I’ve been working with RM Education at their Seminars this past week. My brief was to share with delegates ideas that would bring about memorable lessons for pupils. In the planning phases I was thinking about what I could do. How I could stand in front of 100 or so attendees and tell them exactly what would make for a memorable lesson and learning in the classroom, using technology. Ideas that would inspire, engage and be relevant (not only to the curriculum) but in ways that would do that for the children too? Rather than have myself as the speaker at the front I decided to try and do something a little different…
One of my favourite CPD activities is that idea of the learning walk. It was always my favourite way to spend my NQT time all those 20+ years ago, long before it was trendy – to wander round the school, pop in to classrooms and magpie the best bits from the lessons that I popped in to. I’m a big supporter of digital leaders too, as you may well know. So what I did was to get in touch with some Primary DL schools and ask them if they would be interested in bringing some of their Student Digital Leaders to the Seminars to join with me in a lesson. I thought rather than me standing in front of attendees, I would simply (it wasn’t *that* simple, but you’ll get the idea) teach a lesson, to pupils I’ve never met, using technology they may or may not have used before.
RM loved the idea and so we did it. I got in touch with Claire Marsh from Lutley Primary, Neree Sale from Elm Park Primary and Benjamin Hall from Lowerplace Primary who helped out at the Birmingham, London and Manchester Seminars respectively (Ben’s session is this coming Tuesday if you’d like to join us at the A J Bell stadium, Manchester).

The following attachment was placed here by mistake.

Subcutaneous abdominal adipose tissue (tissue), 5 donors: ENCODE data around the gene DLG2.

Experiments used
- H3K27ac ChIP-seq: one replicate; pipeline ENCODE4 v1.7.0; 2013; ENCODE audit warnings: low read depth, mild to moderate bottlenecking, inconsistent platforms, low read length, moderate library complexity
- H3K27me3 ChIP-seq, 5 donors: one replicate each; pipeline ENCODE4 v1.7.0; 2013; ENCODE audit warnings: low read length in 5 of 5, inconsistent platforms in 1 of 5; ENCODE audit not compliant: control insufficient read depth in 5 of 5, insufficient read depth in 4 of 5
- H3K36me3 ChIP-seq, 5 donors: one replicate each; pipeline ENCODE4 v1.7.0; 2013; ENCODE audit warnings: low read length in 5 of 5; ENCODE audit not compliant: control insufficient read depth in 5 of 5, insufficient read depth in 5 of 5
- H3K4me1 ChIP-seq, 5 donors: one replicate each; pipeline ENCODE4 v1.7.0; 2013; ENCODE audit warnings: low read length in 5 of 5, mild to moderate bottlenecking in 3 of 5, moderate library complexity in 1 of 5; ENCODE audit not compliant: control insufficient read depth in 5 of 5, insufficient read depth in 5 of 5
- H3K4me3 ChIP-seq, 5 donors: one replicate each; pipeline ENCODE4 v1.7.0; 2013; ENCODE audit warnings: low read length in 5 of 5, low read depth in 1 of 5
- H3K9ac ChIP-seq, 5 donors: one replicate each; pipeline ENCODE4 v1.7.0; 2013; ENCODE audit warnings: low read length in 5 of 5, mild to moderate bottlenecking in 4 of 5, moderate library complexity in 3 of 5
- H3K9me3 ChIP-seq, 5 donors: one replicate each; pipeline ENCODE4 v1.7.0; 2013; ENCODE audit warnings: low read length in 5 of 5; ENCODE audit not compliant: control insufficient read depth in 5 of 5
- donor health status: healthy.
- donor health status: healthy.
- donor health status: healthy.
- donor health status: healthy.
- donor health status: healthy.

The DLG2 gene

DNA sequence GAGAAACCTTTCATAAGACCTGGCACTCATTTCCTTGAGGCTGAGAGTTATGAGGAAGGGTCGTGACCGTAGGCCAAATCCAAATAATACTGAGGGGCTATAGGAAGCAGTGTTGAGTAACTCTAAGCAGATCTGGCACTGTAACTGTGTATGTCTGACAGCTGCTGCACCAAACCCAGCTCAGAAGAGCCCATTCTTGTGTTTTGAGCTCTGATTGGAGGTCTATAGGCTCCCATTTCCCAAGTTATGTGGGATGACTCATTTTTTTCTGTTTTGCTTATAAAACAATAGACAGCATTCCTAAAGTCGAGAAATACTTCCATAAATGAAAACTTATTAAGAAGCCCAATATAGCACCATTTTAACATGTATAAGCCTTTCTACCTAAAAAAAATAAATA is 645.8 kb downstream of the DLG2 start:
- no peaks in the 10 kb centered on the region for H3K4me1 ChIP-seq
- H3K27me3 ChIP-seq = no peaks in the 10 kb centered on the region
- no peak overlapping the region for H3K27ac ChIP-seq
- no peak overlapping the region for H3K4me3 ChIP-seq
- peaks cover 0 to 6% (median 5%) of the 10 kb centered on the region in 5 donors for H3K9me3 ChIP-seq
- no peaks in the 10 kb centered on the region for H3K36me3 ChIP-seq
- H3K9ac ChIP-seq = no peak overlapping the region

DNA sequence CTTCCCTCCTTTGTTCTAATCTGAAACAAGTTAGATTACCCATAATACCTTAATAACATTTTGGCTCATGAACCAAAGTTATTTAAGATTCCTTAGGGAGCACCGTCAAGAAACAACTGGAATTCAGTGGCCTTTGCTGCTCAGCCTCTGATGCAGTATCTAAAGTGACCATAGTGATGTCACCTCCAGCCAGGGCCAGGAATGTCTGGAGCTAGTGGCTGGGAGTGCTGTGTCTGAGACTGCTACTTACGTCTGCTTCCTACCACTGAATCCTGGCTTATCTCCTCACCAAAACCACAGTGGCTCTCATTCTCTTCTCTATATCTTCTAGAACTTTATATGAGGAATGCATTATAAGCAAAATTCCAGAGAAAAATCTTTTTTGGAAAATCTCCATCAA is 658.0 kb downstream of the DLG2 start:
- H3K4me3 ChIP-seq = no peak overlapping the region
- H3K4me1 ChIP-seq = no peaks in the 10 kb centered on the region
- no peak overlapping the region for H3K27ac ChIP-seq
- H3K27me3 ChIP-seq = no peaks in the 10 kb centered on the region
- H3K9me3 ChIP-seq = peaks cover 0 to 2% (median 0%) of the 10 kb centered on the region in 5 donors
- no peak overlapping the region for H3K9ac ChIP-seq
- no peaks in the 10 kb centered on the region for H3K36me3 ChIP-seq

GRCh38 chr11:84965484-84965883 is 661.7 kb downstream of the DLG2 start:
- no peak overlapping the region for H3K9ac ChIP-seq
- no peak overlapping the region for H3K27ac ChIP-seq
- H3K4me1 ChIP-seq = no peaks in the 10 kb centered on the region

In the sessions, each child had an iPad and we used Google Classroom to complete a number of different activities ranging from Explain Everything to Google Street View to Yakit Kids to Padlet to Google Docs. The children were AMAZING!
The thing was though – despite having never met the children before AND that they hadn’t used any of the apps before (ok, one or two from Lutley had but certainly not from Elm Park Primary and none of them had used Google Classroom) the lesson went fine. The pupils were able to interact, create their poems, respond to questions, submit work, create videos, upload them to Google Drive, so forth and so on. Without wanting to run the risk of repeating myself, the children were AMAZING!
The problem is this though. These children, having never used these bits of software previously had no difficulty in accessing the learning.
We read continually that technology does not have an impact on learning in schools and additionally, that teachers still find it difficult to use technology.
For me, it goes to this quote from Sean Junkins:
“I’ve yet to have a student tell me they can’t use technology in class because they haven’t had professional development on it.” Sean Junkins.
What I would say to teachers looking to get in to using tech in the classroom is to have a go, there’s a lot to be said for getting the students to use it and see the impact it can have. If you feel like you don’t have the confidence or knowledge to have a go, then why not speak with your tech coach in school or other digital leader, be that adult or pupil. In my experience it’s the adults who need the help far more than the children. That’s where digital leaders come in. They can transform how teachers engage with technology in your school. I won’t labour the point here as I have done so previously but if you don’t have student digital leaders in your school, you’re missing a trick. If you want to find out more about digital leaders read this or visit the digital leader network site.
If you like my approach shown here and would like to work with me then please get in touch here.